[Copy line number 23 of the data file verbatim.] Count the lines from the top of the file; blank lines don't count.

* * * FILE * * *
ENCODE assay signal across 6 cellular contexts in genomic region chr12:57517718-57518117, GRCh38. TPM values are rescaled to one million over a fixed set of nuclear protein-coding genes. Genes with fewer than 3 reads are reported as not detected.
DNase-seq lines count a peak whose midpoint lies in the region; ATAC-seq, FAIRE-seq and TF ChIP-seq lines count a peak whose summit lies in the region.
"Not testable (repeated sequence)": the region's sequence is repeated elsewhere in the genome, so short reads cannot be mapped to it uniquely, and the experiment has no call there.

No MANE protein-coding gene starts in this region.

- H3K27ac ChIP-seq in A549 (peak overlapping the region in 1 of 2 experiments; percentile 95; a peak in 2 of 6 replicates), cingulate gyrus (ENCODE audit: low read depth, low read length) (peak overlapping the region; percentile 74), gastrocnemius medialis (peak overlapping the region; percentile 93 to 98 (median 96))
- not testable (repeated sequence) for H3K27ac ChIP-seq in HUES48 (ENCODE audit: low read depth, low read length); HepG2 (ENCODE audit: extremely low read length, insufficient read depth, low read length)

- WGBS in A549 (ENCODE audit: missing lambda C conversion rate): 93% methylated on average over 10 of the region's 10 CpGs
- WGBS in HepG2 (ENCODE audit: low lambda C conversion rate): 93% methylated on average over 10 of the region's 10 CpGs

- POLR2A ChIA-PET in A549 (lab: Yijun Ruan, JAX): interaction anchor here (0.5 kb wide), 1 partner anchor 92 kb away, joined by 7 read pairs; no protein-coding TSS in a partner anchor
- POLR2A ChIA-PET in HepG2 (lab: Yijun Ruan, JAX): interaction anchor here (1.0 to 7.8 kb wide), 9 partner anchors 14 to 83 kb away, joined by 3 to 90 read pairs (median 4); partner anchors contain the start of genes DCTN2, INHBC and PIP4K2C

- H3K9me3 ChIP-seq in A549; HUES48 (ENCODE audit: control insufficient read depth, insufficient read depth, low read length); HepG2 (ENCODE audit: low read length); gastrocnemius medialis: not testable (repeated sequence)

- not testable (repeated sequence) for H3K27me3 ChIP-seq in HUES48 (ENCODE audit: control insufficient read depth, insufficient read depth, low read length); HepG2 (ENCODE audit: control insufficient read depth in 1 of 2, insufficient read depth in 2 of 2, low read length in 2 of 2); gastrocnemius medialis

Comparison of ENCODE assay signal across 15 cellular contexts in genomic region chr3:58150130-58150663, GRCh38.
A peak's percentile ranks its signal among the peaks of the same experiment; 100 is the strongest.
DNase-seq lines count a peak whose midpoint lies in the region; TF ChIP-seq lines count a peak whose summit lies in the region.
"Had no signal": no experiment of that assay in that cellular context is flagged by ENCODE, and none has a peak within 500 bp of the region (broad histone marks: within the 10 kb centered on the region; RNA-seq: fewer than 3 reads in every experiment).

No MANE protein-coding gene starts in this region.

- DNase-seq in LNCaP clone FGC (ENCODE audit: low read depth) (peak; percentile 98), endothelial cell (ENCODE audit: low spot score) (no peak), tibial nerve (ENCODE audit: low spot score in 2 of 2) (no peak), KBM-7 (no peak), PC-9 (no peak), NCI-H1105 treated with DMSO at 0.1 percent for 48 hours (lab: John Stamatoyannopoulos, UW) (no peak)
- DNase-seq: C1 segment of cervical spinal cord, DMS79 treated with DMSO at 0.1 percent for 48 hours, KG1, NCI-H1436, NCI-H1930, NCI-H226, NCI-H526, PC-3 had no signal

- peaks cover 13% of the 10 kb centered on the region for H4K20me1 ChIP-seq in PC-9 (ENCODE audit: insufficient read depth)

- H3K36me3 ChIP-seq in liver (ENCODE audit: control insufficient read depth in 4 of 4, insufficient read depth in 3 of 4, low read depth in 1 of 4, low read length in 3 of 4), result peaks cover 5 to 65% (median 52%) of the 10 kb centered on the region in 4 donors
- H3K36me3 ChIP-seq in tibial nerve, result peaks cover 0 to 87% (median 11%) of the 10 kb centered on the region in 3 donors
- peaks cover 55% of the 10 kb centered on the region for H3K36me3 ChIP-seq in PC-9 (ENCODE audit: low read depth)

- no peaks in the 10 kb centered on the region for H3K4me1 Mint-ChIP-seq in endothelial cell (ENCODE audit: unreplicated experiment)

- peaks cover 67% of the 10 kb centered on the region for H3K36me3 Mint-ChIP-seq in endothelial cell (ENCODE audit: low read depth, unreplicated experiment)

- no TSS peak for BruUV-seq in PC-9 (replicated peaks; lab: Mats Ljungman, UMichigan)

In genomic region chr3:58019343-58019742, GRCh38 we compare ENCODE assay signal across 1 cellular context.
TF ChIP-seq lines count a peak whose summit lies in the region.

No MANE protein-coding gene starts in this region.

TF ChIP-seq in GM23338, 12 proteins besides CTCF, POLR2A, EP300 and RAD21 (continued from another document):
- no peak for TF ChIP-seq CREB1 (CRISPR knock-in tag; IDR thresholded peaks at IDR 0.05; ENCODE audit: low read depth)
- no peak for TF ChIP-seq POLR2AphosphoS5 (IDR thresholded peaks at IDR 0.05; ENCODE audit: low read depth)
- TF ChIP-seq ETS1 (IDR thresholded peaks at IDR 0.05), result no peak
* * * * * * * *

- peaks cover 55% of the 10 kb centered on the region for H3K36me3 ChIP-seq in PC-9 (ENCODE audit: low read depth)